TENBY. 29. Route. 219
and other interesting architectural details. About 3 M. beyond the Abbey,
in a hollow amid bleak and desolate moorland, are the Teifi Pools, where
the Teifi takes its rise.
The train now crosses the watershed between the Teifi and the Ystwylh,
and descends into the prettily-wooded valley of the latter. 50 M. Llanilar,
with an interesting church. As we approach Aberystwyth we have a view
of the sea and town to the left.
56 M. Aberystwyth, see p. 281.
29. From Whitland to Tenby and Pembroke.
27 M. Great Western Railway to (16 M.) Tenby in sf, hr. (fares 2s. 8d.,
Is. 8d., Is. 4d.); to (27 M.) Pembroke Dock in l1/* hr. (fares 4s. 6d., 3s., 2s.
3V2d.). — Through-carriages from London to Tenby and Pembroke are
attached to the morning-express from Paddington.
Whitland Junction, see p. 212. The train now enters Pem¬
brokeshire, a county which has acquired the name of a 'Little
England beyond Wales' owing to the fact that it is mainly peopled
by the descendants of a colony of Flemings settled here by Henry I.
(in 1107; comp. p. 212). To this day they have preserved their
distinctive character, and little or no Welsh is spoken in the county
to the S. of Haverfordwest. Visitors should also note the peculi¬
arly massive church-towers that are characteristic of Pembroke¬
shire, and they will find much to interest them in its numerous
fine castles. So many 'Ogham' inscriptions have been found in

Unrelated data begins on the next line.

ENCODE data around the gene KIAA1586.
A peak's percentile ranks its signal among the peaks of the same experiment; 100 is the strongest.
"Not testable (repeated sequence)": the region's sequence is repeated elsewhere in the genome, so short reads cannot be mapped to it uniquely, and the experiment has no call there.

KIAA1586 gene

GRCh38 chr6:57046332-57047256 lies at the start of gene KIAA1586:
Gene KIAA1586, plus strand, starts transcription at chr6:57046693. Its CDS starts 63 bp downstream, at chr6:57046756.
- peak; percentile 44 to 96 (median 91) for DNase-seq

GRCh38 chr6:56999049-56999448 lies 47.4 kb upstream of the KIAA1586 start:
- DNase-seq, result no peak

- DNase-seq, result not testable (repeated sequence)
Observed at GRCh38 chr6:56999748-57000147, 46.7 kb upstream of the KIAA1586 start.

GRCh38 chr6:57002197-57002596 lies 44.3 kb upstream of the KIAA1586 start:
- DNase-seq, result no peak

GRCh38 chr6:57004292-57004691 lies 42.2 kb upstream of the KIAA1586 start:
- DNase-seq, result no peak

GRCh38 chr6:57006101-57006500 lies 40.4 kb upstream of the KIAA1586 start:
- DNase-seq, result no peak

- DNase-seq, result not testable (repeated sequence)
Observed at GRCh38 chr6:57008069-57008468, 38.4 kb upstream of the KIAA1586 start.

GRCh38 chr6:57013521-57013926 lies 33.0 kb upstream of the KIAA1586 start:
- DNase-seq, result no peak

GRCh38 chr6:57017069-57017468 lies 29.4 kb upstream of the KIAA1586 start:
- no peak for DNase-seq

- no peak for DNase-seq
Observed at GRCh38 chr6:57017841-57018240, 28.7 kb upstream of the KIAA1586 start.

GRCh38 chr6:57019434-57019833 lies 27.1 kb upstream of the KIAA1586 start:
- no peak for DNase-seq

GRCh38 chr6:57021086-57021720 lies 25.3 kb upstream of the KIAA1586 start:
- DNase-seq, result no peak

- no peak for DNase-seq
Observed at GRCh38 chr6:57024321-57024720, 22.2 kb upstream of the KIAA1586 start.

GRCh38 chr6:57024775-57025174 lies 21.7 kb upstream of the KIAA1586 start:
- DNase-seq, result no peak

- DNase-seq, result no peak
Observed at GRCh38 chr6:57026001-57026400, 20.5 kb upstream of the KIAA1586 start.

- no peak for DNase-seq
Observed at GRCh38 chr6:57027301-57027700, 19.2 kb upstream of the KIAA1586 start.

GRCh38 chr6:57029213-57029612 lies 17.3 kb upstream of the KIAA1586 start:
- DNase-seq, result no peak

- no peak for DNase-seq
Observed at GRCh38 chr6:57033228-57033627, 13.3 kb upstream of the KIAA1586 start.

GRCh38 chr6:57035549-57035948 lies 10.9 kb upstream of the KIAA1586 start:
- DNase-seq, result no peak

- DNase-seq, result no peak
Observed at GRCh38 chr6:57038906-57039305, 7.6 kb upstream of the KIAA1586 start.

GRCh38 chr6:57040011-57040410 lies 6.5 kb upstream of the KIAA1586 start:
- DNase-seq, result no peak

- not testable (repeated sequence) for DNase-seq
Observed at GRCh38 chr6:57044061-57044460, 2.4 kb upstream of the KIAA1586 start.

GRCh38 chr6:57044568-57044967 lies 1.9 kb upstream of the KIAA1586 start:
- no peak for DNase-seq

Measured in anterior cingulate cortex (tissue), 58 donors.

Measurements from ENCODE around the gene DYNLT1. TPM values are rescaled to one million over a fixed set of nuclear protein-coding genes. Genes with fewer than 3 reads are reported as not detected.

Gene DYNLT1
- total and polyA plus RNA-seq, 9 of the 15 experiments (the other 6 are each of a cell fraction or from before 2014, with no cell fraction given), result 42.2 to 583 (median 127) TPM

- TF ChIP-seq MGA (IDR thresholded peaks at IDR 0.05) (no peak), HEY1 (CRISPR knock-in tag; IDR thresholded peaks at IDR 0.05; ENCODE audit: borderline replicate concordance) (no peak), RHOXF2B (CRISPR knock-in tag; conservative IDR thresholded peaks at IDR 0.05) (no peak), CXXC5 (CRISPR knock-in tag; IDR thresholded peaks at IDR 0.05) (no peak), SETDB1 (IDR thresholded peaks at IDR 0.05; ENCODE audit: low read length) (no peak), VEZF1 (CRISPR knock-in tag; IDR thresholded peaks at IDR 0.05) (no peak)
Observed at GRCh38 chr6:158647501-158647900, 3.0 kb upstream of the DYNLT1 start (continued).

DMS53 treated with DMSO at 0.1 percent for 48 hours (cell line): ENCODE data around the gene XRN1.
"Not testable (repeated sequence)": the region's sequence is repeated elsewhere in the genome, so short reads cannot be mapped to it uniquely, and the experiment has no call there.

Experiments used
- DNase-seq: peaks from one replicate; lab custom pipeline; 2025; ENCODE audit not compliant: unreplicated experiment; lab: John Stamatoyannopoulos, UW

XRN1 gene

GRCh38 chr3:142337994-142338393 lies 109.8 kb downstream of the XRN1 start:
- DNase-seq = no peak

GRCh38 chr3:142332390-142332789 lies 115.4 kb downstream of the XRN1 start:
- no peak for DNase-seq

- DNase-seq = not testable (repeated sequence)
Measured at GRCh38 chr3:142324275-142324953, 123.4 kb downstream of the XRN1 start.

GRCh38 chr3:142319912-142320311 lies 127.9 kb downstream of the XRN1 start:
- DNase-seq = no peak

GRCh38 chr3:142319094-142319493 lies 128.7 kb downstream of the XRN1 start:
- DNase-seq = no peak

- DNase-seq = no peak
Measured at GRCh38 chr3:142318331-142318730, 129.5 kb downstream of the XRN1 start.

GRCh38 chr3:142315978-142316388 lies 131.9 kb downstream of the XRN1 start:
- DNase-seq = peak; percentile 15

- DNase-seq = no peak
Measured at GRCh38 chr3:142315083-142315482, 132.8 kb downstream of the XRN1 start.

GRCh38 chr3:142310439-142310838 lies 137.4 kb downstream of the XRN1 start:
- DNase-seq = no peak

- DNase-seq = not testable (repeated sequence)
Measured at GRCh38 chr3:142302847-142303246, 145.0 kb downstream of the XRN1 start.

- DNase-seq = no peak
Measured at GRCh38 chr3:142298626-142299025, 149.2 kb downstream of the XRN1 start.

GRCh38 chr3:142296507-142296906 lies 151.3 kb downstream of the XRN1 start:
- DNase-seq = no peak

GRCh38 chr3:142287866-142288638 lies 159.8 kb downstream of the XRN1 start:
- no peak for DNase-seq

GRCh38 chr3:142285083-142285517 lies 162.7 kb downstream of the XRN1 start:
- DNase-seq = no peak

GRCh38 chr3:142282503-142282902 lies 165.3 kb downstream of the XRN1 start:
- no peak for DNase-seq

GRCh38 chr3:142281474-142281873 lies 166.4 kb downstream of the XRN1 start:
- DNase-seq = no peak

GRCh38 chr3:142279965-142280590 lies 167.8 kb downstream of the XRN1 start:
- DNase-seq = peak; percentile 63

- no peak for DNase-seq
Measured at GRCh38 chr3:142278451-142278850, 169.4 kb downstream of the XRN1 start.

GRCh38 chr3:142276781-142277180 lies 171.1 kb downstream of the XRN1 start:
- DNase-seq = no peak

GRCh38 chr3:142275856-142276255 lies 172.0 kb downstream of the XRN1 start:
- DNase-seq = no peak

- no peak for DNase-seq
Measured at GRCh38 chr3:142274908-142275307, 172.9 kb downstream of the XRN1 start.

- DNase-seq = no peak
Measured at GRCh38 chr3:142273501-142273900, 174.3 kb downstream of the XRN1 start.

Pembrokeshire (on Caldy, p. 220; at Treffgarne, etc.), that it has
been supposed that this character originated here. — 5 M. Narberth
(De Rutzen Arms; Angel), a market-town with a ruined castle.
About 4 M. to the N.W. of Narberth is Llawhaden Castle, long a resi¬
dence of the Bishops of St. David's. It owes its ruinous condition to Bishop
Barlow, who stripped the lead from its roof (1536-49). The chief feature
of the ruins is the gateway. — Llawhaden Church is also interesting.
12 M. Saundersfoot (Cambrian, R. from Is. 6d., D. 2s.; Henn
Castle), a little seaport l3/4 M. to the S. of the station (omn. 6d.),
is frequented as a bathing-resort and has a good sandy beach. The
environs are picturesque and" full of pleasant objects for excursions.
On the way from the station to the village is the interesting old
Church of St. Issel.
16 M. Tenby. —Hotels. -Royal Gate House, R. or D. 4s.; Royal Lion;
Cobourg, a comfortable family house, R. is., D. is.; these three near each
other, with views of the sea. — Tddor Temperance, in the centre of the
town. — Boarding Houses and Lodgings. — Hotel-omnibuses meet the trains.
Steamers ply in summer to Bristol (5'/2 hrs.; return-fare 6s. 6d.),
Milford, Ilfracombe (2'/4 hrs.), etc.; also to Wexford (12 hrs.; 15s.). —
Rowing Boat with one man, Is. 6d. per hr.; 9d. each addit. >/2 hr.; Sailing
Boat, with two men, 2s. and Is.
Cab with one horse, first hour 2s. 6d.; each addit. '/4 hr. 6d.; with
two horses 3s. and 7'/2d.; per mile Is. or Is. 6d.; each addit. V* M. 6d. or 9d.
Tenby, a small town with 4400 inhab., is finely placed upon
a bold rocky promontory, jutting out between two beautiful sandy
bays and towering to a considerable height above them. The sands
are smooth, firm, and extensive, the climate is mild and equable,